• EricPetersonEricPeterson Member Posts: 70
    @hot rod - 'Some of those ESBE valves require a balance valve to "force" them to operate properly.' Do you know which ESBE valves require a bypass?

    @weekendguy - I've been thinking of installing an ESBE valve for a while now so I would be interested to hear how it works for you. My CI boiler has a 110F minimum recommended return temperature so I put in a system bypass to help with this, but a thermostatic valve like the ESBE or Caleffi looks like a much better option for me.
  • hot_rodhot_rod Member Posts: 13,872
    If you keep digging at the Danfoss site, you can find installation info. It looks like the smaller, basic valve requires a balance valve, instructions here.

    http://products.danfoss.us/productrange/heatingsolutions/hydronic-comfort-controls/esbe-valves-actuators-controls/thermostatic-boiler-protection-valve/#/


    Looks like the bigger series works without a balance.





    Probably best to find a Danfoss rep to get clear on which valve you need.

    I like the brass body version the we (Caleffi) offers. We looked at the other brands and designed for a simple, serviceable, long lasting design.
    Bob "hot rod" Rohr
    trainer for Caleffi NA
    The magic is in hydronics, and hydronics is in me
  • weekendguyweekendguy Member Posts: 181
    @hot rod Sorry about the delay - I just looked back at this thread. Thanks for your comments. The one I have is the VTC500 and I'm glad you conclude that it should work without a bypass valve.
  • weekendguyweekendguy Member Posts: 181
    First, thank you @Hatterasguy and @hot rod for your advice.

    Maybe I'm just dense here, but I'm still having doubts about using a thermic bypass valve. The installation is in a few days. Boiler is Burnham ES25 (cast iron). The system will run at 170F with a 30F diff (nominal) which means that 140F water will be entering the distribution piping (all finned BB). With a 20F delta-T, that means commonly 120F return water in every normal on/off cycle.

    The lowest temp element I can get is 122F (for the Danfoss ESBE). That means that in every cycle, this valve will be completely closed at the end of the "off" cycle, stopping system flow, and causing the boiler to short cycle. Yes, I know that eventually it will warm up and open somewhat but it's fully closed at a temp which is higher than a common return temp. Seems like this will guarantee that system flow starts and stops during a call for heat. I know I can run the system at a higher temp but at some point that eliminates the need for the boiler protection valve and sacrifices efficiency. I know that the building can handle a design day with 157F average temp and I'm trying to minimize distribution loss.

    If I scrap the valve, I'll see 70F water entering the boiler when a cold zone opens up. Burnham says this can take 110F return water. Will 70F be a problem? Gotta be lots of CI boilers out there without a high tech protection valve...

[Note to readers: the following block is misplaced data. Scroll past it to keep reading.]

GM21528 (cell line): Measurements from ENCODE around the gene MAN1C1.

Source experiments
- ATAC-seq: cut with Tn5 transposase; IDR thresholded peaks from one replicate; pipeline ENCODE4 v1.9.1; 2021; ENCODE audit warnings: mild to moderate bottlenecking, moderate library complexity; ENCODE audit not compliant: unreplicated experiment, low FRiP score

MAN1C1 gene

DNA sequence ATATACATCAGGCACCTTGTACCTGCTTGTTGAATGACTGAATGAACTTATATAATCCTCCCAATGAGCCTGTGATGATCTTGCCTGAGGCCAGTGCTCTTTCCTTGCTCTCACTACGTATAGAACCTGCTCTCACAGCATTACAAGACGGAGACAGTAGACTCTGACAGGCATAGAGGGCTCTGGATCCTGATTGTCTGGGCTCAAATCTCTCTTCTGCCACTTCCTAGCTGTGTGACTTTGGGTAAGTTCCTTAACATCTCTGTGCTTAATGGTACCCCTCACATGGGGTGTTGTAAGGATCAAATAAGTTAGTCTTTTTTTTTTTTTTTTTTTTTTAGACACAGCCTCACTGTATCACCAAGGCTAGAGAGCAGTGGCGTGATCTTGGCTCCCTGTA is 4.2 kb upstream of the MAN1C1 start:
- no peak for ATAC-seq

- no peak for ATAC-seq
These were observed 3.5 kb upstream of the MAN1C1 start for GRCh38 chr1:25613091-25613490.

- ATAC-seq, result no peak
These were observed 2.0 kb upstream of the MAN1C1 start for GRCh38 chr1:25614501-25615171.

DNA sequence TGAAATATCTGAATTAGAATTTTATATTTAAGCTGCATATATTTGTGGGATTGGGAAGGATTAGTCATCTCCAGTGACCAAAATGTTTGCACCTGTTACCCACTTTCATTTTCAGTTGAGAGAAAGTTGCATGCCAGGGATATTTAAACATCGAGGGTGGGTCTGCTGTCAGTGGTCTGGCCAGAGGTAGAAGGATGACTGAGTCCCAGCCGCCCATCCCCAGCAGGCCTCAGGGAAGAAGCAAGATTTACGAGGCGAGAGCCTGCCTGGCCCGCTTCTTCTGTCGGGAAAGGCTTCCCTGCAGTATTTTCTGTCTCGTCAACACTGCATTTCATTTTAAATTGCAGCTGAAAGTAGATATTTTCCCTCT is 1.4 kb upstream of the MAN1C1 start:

Anybody run into this issue?

  • Tim PotterTim Potter Member Posts: 253
    You are way overthinking this, the valve does work as advertised, & your boiler will be much happier with the valve. The valve does NOT cause my boiler to short cycle.

    Tim
    Winter Park, CO & Lenexa, KS
  • weekendguyweekendguy Member Posts: 181
    edited February 2017
    Thanks for your comment, Tim. I may be overthinking it, and I am sure the valve works as intended, but I'm not sure a 122F valve is the best choice considering the temps of my system. Maybe you can help me understand this better - am I wrong that 120F return water will cease to flow if the valve needs 122F+ to come out of bypass? I also see that in the boiler installation diagram there is no discussion of boiler protection and I'm wondering if I should just leave it out. The Burnham rep told me the unit can handle a 80F Delta-T. I'm also toying with scrapping the Danfoss and trying to find the Caleffi 280 with the 115F element....

  • Tim PotterTim Potter Member Posts: 253
    "am I wrong that 120F return water will cease to flow if the valve needs 122F+ to come out of bypass?"
    no, you are basically correct, but the boiler does not take long to heat up the boiler loop to 122, then the valve 'starts' to open, only letting enough 122 water out to the load, BUT, the valve never lets the boiler go under temp by modulating (limiting) the amount of heated water delivered to the load, & only letting a controlled amount of cold water back into the boiler loop. Just like the t-stat in your car, tried & proven.

    HR would be your source on the caleffi, but I believe the concept is similar.

    good luck!
    Winter Park, CO & Lenexa, KS
  • EricPetersonEricPeterson Member Posts: 70
    @weekendguy, I have the same boiler and thanks for your postings concerning this valve. I would like to install this valve (or the Danfoss version) sometime before the next heating season. My only concern is should the thermostatic element fail, then would the valve be closed to the system with water circulating only in the boiler loop? That would be bad if the system was unattended during a cold spell.

    Eric
  • hot_rodhot_rod Member Posts: 13,872
    If you look at how the Caleffi valve works, it has an 18 degree differential. So if you chose the 120 element once the return goes to 138, the bypass is off 100%

    I ended up with a 115 element as the 130 was allowing my wood boiler to rev down the fan too soon

    The 115 + 18= 133, ideal for anti condensation operation for wood or most any other boiler

    I'm not sure if your valve operates the same way, a tech brochure should indicate the operation
    Bob "hot rod" Rohr
    trainer for Caleffi NA
    The magic is in hydronics, and hydronics is in me
  • weekendguyweekendguy Member Posts: 181
    @hot rod Thank you. That's my understanding of how the Danfoss ESBE works as well. I just wish they had the lower temp element. If I could do it again I'd get the 280. I think I'll go ahead and install the ESBE since that's all I have at hand and if I need to switch it up to the 280 down the road I will do that.